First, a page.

Mercury opinion: Army cuts are sad but inevitable
Many of us will not much like the Government's plans to further cut the Army. For a nation with such a proud military history, it is a bitter pill to swallow.
However, we have to ask the simple question, what is the alternative?
The UK – as we are all only too aware – is up to its eyes in debt.
In fact, we spend more on interest payments on that debt than we do on the entire defence budget.
The big three areas of Government spending are welfare, health and education.
However, they are very difficult to cut without causing widespread public outrage and the possibility of significant harm.
That means that major savings have to be found from the smaller areas of the budget – and one of these is defence.
The total defence budget is around £40 billion, with spending on the Army accounting for some £7.3 billion.
Even now – after many decades of cutbacks – that is still a significant amount.
It is certainly a great deal more than the vast majority of countries spend.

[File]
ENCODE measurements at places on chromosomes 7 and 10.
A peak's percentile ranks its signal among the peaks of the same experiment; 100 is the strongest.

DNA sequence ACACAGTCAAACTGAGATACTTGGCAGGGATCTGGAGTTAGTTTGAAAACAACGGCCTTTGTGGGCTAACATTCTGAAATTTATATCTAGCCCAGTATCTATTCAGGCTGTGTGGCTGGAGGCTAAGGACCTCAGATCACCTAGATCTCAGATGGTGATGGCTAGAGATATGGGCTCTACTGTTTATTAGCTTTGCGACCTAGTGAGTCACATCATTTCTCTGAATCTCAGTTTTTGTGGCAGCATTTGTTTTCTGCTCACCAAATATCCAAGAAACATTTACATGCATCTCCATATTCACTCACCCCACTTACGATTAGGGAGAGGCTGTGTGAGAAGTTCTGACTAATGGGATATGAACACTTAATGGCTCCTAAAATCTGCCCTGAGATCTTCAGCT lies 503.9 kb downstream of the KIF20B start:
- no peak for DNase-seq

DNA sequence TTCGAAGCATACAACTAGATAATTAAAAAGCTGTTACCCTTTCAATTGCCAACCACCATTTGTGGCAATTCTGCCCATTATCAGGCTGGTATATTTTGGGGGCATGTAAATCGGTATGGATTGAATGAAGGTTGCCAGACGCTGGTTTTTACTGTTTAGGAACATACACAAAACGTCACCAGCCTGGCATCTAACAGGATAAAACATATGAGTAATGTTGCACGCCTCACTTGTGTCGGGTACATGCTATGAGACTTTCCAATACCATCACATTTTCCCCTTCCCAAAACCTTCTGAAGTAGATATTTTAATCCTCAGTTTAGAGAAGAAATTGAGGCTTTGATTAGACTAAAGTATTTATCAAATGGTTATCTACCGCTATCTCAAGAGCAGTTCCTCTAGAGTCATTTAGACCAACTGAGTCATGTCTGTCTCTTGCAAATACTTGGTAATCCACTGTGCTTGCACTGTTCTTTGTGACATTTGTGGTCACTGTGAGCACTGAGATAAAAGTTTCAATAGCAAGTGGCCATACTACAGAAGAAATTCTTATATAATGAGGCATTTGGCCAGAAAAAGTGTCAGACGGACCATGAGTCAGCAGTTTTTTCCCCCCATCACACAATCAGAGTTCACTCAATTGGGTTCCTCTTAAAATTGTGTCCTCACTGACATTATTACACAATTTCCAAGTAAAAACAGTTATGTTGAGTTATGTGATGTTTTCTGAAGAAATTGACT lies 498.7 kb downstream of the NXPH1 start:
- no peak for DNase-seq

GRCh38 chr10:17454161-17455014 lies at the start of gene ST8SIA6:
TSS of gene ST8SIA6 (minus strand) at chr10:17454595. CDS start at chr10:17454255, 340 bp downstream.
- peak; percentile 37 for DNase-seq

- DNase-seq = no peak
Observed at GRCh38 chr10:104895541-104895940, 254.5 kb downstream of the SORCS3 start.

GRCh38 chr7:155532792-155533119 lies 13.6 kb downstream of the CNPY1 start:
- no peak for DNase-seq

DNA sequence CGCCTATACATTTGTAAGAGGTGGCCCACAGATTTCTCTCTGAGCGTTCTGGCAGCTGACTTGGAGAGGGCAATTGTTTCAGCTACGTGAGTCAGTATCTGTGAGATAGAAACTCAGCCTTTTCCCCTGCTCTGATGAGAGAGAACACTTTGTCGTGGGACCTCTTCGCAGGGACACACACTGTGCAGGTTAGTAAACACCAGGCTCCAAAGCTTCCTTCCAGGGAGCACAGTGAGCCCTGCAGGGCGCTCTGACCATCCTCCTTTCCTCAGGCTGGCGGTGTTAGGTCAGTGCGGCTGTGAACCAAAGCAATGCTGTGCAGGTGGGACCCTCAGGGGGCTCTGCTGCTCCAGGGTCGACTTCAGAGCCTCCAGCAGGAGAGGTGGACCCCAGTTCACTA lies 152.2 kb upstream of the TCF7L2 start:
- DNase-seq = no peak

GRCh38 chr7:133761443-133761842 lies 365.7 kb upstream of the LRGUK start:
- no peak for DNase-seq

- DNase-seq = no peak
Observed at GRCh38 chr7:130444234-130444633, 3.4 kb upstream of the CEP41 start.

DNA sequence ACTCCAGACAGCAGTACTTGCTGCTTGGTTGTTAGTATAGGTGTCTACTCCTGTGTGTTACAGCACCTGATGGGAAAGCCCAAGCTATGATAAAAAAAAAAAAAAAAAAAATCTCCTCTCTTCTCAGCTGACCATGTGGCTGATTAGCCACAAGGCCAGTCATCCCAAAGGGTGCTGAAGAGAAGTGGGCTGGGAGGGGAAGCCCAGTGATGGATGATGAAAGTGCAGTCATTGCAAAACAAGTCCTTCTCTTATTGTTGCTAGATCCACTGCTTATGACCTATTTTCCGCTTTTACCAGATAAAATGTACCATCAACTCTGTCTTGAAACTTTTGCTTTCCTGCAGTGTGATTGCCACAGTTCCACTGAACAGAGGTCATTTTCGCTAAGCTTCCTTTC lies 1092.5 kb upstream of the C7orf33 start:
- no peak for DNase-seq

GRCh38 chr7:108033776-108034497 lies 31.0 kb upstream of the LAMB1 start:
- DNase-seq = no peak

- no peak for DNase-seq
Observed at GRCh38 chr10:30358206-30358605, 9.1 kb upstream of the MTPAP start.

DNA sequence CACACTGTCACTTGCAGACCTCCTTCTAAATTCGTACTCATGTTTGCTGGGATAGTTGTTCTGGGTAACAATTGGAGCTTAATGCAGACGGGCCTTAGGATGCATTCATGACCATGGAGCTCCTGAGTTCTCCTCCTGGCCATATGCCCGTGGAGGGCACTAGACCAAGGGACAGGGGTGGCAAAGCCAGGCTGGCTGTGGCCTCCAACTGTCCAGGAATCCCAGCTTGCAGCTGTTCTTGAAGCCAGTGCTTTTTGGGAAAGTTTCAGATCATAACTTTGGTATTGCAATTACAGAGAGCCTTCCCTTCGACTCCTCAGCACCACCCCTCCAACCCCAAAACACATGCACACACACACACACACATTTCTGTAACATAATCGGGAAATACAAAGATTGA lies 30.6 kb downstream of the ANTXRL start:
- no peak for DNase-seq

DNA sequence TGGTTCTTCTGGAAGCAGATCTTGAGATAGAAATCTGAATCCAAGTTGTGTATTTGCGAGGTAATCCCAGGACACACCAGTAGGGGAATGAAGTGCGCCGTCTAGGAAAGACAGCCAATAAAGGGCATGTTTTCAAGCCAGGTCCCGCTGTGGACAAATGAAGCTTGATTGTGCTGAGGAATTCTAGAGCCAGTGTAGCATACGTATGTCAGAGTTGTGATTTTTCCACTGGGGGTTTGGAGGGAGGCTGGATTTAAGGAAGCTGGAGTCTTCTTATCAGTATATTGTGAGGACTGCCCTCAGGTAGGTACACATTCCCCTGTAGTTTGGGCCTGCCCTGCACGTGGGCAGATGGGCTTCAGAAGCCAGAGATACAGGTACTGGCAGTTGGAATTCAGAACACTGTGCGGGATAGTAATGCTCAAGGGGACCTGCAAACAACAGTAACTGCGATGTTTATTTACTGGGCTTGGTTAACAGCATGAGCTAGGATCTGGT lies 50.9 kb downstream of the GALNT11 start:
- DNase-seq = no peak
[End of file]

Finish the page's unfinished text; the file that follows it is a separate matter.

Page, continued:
There are good reasons for that. We are a key member of Nato, for instance, and we have, often controversially, tended to punch above our weight in terms of getting involved in international crises.
But even after these cuts, we will still retain a robust Army which numbers 82,000 troops, with the number of reservists doubling to 30,000.
We will still be able to send troops to trouble-spots swiftly and effectively.
We will not, however, be able to maintain long tours of duty, which is probably, given recent history, a good thing.
The reality is that the country has to rein in public spending or it will go the way of Greece. And that means making some hard choices.
It is simply no longer possible to have a large standing Army, as well as the NHS, schools, pensions and all the rest.
The Government's plan is not the death knell of the Army and its long and proud history – as some commentators will claim.
But tough times mean things have to change.